Former Prime Minister Owen Arthur has suggested that Government Senator Jepter Ince could not have been fully in charge of his faculties last week when he described the private sector as parasites.
In fact, the independent representative for St Peter suggested that such an unnecessarily harsh criticism of the business community could only be excusable – in the midst of the current precarious economic circumstances – if it were made in a drunken stupor.
“It is the kind of comment that you expect a fellow to make when he is ‘tight’ and got in some grogs,” Arthur told Barbados TODAY this morning in dismissing Ince’s remarks, which have raised the ire of the local private sector, with Chairman of the Barbados Private Sector Association (BPSA) Charles Herbert yesterday stating that the BPSA was willing to settle for nothing less than an official apology.
Delivering the ruling Democratic Labour Party’s lunchtime lecture last Friday, Ince, who is the parliamentary secretary in the Ministry of Finance, took members of the local business community to task, accusing them of bellyaching about the recently announced budgetary measures because that were unwilling to carry their share of the economic burden.
It was in that context that Ince described them as “a parasitic plant in the bosom of Government” that needed to either put up or shut up.
“They have no grounds for complaining. We give the private sector about $300 million in goods and services [incentives] when the year comes. They complain about cutting the deficit and making tough decisions. If Government decides to cut the goods and services to the private sector, tell me, what is going to happen? They cannot stand, their balance sheets cannot take it,” Ince had cautioned.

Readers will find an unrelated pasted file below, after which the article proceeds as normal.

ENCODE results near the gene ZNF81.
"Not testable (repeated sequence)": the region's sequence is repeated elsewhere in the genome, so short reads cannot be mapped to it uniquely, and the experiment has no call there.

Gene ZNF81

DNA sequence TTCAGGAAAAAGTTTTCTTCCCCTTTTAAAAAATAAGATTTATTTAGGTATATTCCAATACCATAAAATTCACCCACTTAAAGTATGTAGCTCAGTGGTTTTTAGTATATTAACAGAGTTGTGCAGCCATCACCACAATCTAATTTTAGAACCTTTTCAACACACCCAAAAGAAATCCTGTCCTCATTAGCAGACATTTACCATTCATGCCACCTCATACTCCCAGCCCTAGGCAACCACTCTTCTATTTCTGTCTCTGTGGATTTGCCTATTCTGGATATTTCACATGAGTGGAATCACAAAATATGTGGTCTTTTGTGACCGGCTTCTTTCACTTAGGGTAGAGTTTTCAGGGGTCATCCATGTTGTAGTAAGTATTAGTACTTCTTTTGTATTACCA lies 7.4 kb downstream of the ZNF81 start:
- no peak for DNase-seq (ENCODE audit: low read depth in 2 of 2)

However, in defence of the local business community, Arthur said its members had recently been made the victim of a series of punitive measures by Government.
“So to say that they are parasitic would suggest that they love punishment and you should give them even more,” he said, while accusing Ince of talking “nonsense”.
However, Arthur said he was not prepared to go any further with his criticisms of Ince at this stage for fear of legal repercussions.
“I don’t like to respond to Mr Ince because he talks so much nonsense and I might get arrested for child abuse,” the former prime minister said jokingly.
Earlier this year, after Ince had said the Barbados dollar had no value of which to speak because it was not recognized internationally, Arthur had recommended that the parliamentary secretary be made to undergo a psychiatric evaluation on the grounds that “it may be discovered that he may be in the wrong Government institution”.